The Line and the Limit of Britishness: The Construction of Gibraltarian Identity in M. G. Sanchez’s Writing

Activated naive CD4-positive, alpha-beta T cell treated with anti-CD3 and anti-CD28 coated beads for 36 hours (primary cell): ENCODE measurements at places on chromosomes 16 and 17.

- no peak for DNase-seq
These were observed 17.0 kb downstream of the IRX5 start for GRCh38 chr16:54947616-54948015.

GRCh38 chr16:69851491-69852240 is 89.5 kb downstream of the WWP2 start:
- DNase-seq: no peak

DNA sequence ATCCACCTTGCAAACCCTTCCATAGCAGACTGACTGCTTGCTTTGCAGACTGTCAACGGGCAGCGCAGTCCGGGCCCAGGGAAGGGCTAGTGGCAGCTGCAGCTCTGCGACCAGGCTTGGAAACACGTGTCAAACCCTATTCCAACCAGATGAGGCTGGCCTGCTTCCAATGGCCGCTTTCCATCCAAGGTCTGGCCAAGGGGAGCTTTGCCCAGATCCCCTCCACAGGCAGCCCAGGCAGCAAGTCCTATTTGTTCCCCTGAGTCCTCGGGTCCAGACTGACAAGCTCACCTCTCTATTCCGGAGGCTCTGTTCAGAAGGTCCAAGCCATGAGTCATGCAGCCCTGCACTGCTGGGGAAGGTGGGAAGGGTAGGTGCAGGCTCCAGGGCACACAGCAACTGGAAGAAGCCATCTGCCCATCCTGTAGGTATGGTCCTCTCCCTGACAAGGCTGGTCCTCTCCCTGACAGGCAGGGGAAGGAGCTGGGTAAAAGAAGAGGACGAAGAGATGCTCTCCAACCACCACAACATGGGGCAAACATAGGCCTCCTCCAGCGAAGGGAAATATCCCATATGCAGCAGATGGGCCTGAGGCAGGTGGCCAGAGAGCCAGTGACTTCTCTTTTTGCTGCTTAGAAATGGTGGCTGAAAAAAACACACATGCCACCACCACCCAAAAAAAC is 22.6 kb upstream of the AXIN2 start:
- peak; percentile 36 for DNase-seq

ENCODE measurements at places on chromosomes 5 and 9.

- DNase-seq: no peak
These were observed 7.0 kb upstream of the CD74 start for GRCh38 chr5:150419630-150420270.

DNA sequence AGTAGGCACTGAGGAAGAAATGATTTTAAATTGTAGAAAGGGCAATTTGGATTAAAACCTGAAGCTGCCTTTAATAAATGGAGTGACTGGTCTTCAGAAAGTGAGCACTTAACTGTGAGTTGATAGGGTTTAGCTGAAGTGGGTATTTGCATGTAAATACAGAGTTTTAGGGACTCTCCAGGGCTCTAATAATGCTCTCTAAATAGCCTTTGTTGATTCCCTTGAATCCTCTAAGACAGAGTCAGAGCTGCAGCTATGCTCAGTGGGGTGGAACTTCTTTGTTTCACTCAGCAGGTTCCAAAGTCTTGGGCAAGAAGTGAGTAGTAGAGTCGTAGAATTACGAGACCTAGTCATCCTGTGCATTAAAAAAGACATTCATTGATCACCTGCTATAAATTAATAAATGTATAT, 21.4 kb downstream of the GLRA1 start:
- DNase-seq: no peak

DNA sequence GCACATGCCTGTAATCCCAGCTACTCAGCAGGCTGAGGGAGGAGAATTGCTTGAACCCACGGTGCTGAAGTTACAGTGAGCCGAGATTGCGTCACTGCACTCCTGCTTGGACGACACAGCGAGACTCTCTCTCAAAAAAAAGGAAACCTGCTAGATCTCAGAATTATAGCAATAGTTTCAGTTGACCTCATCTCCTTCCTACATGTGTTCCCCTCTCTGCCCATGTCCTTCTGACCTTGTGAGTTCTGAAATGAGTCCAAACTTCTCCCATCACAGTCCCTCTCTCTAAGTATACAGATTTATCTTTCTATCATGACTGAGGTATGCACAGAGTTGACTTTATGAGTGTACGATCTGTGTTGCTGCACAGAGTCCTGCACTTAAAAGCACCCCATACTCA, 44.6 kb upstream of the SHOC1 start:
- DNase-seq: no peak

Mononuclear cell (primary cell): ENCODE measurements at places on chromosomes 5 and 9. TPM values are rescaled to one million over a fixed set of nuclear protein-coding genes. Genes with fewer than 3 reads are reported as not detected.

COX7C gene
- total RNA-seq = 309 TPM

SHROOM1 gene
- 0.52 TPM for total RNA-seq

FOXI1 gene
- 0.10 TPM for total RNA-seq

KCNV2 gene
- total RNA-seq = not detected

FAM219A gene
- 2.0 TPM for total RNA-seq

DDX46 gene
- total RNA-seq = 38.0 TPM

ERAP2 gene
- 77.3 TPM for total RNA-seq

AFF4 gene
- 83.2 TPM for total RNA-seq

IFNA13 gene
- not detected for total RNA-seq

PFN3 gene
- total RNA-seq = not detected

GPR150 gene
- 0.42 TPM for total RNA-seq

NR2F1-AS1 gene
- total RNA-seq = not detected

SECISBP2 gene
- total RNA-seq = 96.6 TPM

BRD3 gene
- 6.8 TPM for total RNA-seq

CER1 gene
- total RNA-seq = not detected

From Anthony Burgess’s musings during the Second World War to recent scholarly assessments, Gibraltar has been considered a no man’s literary land. However, the Rock has produced a steady body of literature written in English throughout the second half of the twentieth century and into the present. Apparently situated in the midst of two identitary deficits, Gibraltarian literature occupies a narrative space that is neither British nor Spanish but something else. M. G. Sanchez’s novels and memoir situate themselves in this liminal space of multiple cultural traditions and linguistic contami-nation. The writer anatomizes this space crossed and partitioned by multiple and fluid borders and boundaries. What appears as deficient or lacking from the British and the Spanish points of view, the curse of the periphery, the curse of inhabiting a no man’s land, is repossessed in Sanchez’s writing in order to flesh out a border culture with very specific linguistic and cultural traits.
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